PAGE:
While Horiuchi’s narrative is all about the difficulty of ending things, the melancholic dimension of what has to end only comes to full emotional blossom as the finale reaches its conclusion.
Yamaguchi elegantly underlines the importance of showing one’s Otherness to the other and the problematic nature of succumbing to the seduction of deceiving oneself by reflecting sameness to the other.
Oudai Kojima proves, once again, that the yakuza genre is not dead and that, given the current societal constellation and the various currents within, engaging crime narratives can still be made.
By relying on silence to emphasize his elegantly created visual association, Suita succeeds in delivering a quite ironic exploration of the beauty of a Japanese morning.
“An exquisite visual experience that is sadly held back by its unfitting manga-like moments.”
By elegantly using the kaiju Mothra, Honda warns the Japanese spectator of the destructive societal effects that the blind adoption of unrestricted capitalism and wild consumption can cause.
Tetsuro Manno proves that he has mastered the drama-genre and shows off his ability to create a quite thematically dense experience.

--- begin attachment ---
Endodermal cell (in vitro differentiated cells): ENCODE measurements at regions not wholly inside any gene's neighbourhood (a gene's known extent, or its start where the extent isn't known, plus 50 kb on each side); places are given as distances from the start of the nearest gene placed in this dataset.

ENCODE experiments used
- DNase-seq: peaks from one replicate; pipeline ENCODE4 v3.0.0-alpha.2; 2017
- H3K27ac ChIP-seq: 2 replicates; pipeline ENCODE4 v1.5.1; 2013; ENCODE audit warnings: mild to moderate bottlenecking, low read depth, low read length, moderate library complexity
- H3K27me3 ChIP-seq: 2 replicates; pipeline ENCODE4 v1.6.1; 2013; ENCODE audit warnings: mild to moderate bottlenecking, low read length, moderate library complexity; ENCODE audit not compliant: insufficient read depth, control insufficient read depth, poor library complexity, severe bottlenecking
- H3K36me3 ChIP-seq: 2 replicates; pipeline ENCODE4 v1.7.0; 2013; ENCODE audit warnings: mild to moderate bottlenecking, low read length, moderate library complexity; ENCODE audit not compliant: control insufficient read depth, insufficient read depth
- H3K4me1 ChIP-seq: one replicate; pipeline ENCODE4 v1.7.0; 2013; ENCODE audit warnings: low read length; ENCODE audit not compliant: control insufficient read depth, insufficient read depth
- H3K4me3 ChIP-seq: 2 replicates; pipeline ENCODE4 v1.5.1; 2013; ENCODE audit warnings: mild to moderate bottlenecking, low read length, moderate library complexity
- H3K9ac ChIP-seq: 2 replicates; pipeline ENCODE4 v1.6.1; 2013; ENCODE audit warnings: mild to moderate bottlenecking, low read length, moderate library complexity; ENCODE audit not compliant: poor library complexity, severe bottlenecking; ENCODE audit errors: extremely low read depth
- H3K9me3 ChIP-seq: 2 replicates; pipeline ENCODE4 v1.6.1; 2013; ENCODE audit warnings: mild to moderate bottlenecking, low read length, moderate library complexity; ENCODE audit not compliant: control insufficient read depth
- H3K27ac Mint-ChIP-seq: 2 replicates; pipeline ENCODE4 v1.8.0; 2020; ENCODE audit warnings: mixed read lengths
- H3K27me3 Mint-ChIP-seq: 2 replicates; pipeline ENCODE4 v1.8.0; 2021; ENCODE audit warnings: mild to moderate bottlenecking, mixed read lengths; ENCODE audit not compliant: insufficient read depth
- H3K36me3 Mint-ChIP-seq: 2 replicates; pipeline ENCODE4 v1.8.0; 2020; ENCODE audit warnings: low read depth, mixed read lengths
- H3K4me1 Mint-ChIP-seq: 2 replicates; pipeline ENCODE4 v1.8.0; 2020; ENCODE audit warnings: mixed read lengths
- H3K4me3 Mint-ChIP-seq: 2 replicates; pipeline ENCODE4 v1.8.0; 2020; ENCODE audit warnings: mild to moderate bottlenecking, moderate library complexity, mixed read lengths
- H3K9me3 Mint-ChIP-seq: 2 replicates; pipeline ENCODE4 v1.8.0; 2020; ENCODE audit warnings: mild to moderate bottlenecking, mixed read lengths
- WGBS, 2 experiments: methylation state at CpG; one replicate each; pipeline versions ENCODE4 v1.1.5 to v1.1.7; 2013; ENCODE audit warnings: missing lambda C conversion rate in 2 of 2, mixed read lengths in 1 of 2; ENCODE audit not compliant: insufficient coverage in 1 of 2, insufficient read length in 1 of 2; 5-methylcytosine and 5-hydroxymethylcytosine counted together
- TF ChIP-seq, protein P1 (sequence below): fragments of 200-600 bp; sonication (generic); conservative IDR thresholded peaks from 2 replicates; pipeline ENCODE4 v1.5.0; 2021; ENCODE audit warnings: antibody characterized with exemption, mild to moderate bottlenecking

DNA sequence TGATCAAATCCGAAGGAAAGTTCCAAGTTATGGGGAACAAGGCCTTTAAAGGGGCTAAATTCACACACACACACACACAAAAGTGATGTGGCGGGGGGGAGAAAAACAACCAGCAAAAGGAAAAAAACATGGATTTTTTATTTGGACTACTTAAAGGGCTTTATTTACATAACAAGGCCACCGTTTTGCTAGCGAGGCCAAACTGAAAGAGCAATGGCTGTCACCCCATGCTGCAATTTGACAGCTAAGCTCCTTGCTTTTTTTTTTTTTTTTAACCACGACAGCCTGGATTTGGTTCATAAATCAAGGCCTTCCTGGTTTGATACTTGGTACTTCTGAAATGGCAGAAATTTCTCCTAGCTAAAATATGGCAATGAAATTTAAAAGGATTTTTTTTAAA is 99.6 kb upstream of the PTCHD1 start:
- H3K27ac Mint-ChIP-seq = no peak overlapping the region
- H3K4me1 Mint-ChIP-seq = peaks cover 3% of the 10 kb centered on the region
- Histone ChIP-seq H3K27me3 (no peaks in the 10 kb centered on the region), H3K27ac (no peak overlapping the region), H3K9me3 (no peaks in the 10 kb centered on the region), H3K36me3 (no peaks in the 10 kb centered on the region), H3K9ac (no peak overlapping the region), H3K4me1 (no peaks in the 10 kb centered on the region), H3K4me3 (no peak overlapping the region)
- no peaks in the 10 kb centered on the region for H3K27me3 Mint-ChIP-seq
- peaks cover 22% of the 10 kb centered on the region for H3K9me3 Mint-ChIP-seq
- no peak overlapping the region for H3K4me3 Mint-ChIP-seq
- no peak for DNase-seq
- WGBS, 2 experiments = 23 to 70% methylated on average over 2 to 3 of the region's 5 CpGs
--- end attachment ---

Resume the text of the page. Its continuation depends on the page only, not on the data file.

“Shiraishi is not only able to confront the spectator with the perverse side-effects of a patriarchal phallic societal Other – i.e. male opportunism, but also reveals, in an extremely moving finale, that even within such problematic Other love remains a possibility.”
Fuelled by great performances and a visually pleasant composition, Fujita confronts the spectator with the subjective weight of a symbolic commitment and the phantasmatic nature of marital harmony.
Ruichi Suita offers a masterclass in using images as signifiers and concatenating them elegantly to sketch out the unaccepted truth that determines a subject’s signifiers and acts.
Nakamura elegantly unpacks how the corona situation disturbs the field of desire as well how important the presence of bodies is within the societal field driven by desire.
While Fujii does not re-invent the J-horror genre with Onpaku, he does prove the horror-frame can still be exploited to deliver satisfying horror narratives.
Shinzo Katayama delivers one of the most satisfying drama-thrillers this year.
An enjoyable but deeply flawed narrative.
Negishi proves that she is ready to tackle the daunting task of making a feature film.